By Jeremy Schwartz
Peninsula Daily News
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The ordinance, which will take effect in a week, was approved unanimously Tuesday after Councilman Dan Gase told of his concerns about the city creating more rules for contractors.
The ordinance will require city contractors on large projects to fill no less than 15 percent of the project’s total labor hours with workers in state-approved apprenticeship programs.
Contractors also will have to produce regular reports on how apprentices are used on specific projects.
Gase worried that adding more contract requirements would increase costs for both the city and the contractor.
He told city staff to figure out how much more implementing the program would cost the city.
“We don’t know because we haven’t done any financial analysis on this,” Gase said.
He said later he wants to see a report associated with a specific costs detailing the number of apprentices, hours worked and administrative costs to the city.
Craig Fulton, city public works and utilities director, said such information would be collected on a per-project basis and reported back to the council, adding that the entire program would be reviewed in four years or sooner to determine larger costs.
Gase’s concerns were echoed by Dick Pilling, chairman of the Clallam County Republican Party and a real estate broker, who works with Gase at Port Angeles-based Coldwell Banker Uptown Realty.
Pilling spoke against the program Tuesday, saying it would mean more work and more cost for contractors to supervise apprentices.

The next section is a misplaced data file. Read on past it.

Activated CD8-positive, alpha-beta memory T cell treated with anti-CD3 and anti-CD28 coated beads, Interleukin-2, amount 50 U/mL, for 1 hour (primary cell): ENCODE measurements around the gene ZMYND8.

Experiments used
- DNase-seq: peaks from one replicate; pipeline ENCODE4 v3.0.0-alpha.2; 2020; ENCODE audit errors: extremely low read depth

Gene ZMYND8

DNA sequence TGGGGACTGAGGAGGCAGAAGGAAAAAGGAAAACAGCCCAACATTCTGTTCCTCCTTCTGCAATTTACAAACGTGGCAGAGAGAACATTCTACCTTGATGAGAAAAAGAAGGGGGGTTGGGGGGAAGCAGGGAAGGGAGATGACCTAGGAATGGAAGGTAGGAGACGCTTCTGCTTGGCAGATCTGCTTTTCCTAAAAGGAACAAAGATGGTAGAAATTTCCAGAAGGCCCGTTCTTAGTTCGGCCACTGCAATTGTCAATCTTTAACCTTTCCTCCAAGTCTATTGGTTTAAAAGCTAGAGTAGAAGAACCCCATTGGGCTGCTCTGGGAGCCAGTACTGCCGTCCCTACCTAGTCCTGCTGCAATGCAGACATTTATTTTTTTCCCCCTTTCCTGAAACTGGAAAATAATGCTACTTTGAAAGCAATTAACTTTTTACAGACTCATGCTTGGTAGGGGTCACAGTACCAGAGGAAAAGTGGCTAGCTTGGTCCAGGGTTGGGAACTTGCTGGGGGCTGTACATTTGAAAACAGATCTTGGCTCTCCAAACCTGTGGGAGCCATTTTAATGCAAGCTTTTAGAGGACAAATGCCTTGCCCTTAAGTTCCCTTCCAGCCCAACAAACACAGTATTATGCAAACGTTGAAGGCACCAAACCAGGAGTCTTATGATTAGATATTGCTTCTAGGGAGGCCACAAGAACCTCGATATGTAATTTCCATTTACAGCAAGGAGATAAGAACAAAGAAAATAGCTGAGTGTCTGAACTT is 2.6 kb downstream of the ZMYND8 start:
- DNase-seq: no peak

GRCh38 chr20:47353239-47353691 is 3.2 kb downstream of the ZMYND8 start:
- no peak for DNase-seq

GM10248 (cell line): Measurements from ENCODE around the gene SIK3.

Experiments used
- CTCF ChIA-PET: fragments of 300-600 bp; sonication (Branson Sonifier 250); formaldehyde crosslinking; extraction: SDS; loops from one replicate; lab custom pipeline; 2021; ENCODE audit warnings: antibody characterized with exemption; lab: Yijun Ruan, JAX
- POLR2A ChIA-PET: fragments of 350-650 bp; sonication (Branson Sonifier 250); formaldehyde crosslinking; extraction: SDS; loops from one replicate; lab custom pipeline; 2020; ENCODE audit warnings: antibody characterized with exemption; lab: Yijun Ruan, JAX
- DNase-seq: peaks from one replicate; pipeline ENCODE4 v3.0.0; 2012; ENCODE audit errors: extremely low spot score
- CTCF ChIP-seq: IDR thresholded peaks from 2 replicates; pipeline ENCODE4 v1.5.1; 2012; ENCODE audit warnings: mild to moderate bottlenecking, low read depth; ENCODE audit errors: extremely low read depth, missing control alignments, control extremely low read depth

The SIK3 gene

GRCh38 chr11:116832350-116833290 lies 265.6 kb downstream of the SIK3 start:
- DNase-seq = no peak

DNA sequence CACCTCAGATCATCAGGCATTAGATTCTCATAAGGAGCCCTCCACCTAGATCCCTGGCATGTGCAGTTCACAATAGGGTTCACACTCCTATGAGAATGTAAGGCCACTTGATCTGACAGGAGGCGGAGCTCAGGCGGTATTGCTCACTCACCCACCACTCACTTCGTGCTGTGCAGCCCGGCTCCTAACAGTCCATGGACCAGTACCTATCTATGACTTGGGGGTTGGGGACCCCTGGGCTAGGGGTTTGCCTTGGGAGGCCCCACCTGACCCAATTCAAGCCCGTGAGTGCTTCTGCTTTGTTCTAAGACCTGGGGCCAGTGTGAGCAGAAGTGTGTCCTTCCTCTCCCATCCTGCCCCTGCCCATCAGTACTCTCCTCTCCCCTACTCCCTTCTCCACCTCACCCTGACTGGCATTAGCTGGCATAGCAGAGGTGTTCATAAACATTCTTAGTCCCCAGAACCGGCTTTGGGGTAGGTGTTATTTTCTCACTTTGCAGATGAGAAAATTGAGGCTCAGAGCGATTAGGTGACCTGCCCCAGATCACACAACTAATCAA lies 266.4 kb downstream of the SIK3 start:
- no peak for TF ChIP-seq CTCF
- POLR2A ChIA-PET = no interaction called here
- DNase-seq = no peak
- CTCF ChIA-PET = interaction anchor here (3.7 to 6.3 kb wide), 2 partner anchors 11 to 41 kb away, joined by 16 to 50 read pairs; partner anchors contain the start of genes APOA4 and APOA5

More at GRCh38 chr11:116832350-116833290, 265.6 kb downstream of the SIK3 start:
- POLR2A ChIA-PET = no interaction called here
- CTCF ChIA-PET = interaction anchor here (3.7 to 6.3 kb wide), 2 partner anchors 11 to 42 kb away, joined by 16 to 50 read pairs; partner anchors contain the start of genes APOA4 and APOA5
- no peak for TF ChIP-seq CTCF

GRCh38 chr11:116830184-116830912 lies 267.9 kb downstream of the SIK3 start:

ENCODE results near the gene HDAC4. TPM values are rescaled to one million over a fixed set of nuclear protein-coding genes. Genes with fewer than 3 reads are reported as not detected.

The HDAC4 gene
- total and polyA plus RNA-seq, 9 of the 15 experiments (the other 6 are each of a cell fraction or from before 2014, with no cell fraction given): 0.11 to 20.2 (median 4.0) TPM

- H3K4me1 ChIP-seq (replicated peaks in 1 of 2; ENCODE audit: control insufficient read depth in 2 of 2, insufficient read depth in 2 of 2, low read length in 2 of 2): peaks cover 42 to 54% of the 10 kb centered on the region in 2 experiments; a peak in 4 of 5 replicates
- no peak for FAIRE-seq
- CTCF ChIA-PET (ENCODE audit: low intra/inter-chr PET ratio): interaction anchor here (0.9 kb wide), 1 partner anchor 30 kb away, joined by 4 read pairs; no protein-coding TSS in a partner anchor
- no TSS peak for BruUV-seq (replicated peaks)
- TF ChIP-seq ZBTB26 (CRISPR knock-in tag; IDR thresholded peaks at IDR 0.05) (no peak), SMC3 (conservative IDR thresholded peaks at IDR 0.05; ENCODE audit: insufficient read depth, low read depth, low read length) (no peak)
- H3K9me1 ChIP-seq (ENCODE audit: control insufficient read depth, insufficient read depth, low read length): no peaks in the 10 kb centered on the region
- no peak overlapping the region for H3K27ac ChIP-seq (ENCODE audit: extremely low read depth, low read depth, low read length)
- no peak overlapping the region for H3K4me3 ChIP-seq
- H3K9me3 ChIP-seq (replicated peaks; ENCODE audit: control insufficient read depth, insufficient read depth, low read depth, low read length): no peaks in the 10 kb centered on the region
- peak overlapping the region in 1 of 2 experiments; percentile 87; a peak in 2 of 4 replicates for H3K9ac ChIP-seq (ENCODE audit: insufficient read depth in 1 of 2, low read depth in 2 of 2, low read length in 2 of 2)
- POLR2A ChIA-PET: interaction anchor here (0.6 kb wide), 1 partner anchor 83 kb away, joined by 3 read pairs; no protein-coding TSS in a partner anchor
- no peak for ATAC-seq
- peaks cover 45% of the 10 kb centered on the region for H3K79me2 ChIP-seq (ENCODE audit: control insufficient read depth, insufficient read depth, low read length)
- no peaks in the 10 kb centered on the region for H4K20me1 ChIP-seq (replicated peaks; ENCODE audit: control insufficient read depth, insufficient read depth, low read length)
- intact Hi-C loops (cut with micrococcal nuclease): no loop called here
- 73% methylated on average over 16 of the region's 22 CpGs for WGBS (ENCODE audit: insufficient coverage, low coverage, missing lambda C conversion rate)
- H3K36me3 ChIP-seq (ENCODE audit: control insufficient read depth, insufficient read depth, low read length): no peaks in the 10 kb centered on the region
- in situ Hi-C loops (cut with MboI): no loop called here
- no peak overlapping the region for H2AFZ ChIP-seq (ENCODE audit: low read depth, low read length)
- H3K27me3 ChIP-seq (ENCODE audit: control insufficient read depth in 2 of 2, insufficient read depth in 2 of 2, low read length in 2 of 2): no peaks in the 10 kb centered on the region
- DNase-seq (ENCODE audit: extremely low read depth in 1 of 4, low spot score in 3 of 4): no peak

“Instead of having one worker doing a job, you have to have an additional layer of supervision,” Pilling said.
Supporters of the apprenticeship requirement came from as far away as Shelton to speak in favor of the ordinance.
Much of the first two rows of seats in council chambers were taken up by men clad in work clothes and safety vests who applauded the vote.
Tami St. Paul, a Shelton resident and Western Washington coordinator of the Operating Engineers Apprenticeship and Training Program, said the ordinance represented an “amazing apprentice opportunity.”
“I think it’s been misrepresented so far how much supervision they would require,” St. Paul said.
Port Angeles staff members worked with Councilman Lee Whetham to develop the ordinance.
Whetham, a city union leader and a plumber, had touted such a program throughout his campaign for the council seat last year.
He said he supports it because it has the potential to create more family-wage jobs for city and county residents.
“These are family-wage jobs as you complete your different apprenticeships,” Whetham said.
Gase ultimately supported the ordinance.
“As long as my objections are on the record with regard to multiple layers of government, I’ll never stop stressing that being a business guy, in light of the circumstances, I’ll support this for unanimous support for our business community,” Gase said.
He sent a Feb. 10 email to City Manager Dan McKeen expressing his concerns about the proposed ordinance and asking what other cites had adopted such rules.
McKeen replied Feb. 14 that the cities of Seattle, Spokane, Tacoma, Burien, Edmonds and Shoreline have implemented apprenticeship requirement programs.
The state Office of Superintendent of Public Instruction and the state Department of Transportation also have the rule, McKeen said.
He said city staff members are working to connect with officials at the cities of Shoreline and Edmonds to learn how their apprenticeship programs have worked for them.
Shoreline City Engineer Tricia Juhnke said Wednesday that the council there approved the ordinance in December 2010.
“We haven’t had any projects with [a] contract amount [of $1 million or more] to really have to utilize or implement [the ordinance] at this point,” Juhnke said.
Shoreline’s ordinance has the same requirements as Port Angeles’.
Reporter Jeremy Schwartz can be reached at 360-452-2345, ext. 5074, or at firstname.lastname@example.org.